If and when it every gets under way, Himalayan Ski Village will boast a base area designed by Vail and Beaver Creek architect Jack Zehren and ski trails laid out by Vail-based resort designer Mike Larson, who designed Vail’s Blue Sky Basin and Telluride’s Prospect Bowl, to name a few.
Final plans call for 700 five-star hotel rooms, 300 Swiss-style villas and a gondola that will take snow riders to altitudes in excess of 14,000 feet. The final number of lifts and total skiable acreage is still undetermined but potentially enormous.
To Russia with love
Executives at both Himalayan Ski Village and PingTian harbor dreams of one day hosting the Winter Olympic Games, something that’s never occurred in central Asia, but another former Colorado ski exec is already living the dream.
Roger McCarthy, a New Zealander who’s worked for both Intrawest (Whistler and Mont Tremblant) and Vail Resorts (most recently as COO of Breckenridge), is heading up the development of Rosa Khutor ski area in the Caucasus Mountains less than an hour from the Black Sea resort of Sochi, which last summer was awarded the 2014 Winter Games.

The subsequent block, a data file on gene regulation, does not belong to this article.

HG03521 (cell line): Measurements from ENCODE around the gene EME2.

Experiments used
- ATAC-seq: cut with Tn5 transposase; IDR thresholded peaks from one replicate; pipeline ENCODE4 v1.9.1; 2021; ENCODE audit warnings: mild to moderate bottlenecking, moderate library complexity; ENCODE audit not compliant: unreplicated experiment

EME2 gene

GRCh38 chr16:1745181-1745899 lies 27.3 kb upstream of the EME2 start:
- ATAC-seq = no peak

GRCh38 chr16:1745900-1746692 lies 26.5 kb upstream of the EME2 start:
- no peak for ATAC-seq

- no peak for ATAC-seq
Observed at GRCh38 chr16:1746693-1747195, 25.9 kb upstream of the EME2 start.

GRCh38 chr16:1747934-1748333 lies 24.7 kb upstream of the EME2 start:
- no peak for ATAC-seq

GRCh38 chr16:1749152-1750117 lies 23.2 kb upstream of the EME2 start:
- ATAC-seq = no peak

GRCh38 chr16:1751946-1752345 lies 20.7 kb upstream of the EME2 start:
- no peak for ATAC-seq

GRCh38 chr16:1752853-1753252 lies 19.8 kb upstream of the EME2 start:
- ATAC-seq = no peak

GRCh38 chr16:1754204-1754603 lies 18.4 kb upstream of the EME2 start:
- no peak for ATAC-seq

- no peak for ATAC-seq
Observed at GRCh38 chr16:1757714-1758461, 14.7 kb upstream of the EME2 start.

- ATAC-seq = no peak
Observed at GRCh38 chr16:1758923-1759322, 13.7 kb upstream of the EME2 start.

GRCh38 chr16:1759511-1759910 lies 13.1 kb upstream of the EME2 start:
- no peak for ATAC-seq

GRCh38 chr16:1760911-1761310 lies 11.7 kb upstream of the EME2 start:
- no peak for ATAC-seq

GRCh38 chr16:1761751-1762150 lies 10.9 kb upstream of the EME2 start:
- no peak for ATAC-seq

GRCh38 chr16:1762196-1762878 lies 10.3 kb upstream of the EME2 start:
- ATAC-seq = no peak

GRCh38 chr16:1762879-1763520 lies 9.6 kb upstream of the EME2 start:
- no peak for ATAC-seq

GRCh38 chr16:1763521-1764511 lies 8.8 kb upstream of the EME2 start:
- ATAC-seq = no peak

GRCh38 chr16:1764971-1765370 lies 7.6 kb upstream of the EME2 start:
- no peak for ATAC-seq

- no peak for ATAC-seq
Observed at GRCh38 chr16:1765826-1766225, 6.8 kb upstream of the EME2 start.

Backed by $265 million from Russian investors and the political will of avid skier President Vladimir Putin, Rosa Khutor is on track to open in December of 2008 and ultimately will include three gondolas, a six-passenger, high-speed chairlift, numerous other lifts, and a vertical drop of 5,000 feet.
Its location in the temperate far-eastern reaches of Europe, with good air access to the ski-mad alpine nations of central Europe and the jet-setting Middle Eastern oil kingdoms, makes Rosa Khutor an ideal destination for international ski tourists, but again, the domestic market is the big draw.
Three percent of Russia’s population of 141 million would represent 4.7 million snow riders, and McCarthy sees his resort as a catalyst for growing those numbers well beyond the current estimate of 2 million skiers and snowboarders. Russia’s economy is booming, with new money making alpine and adventure sports increasingly popular.
“It’s a fascinating place,” McCarthy says of Russia. “In Moscow you see Maseratis everywhere - they’re like freaking pigeons. The new wealth is just phenomenal.”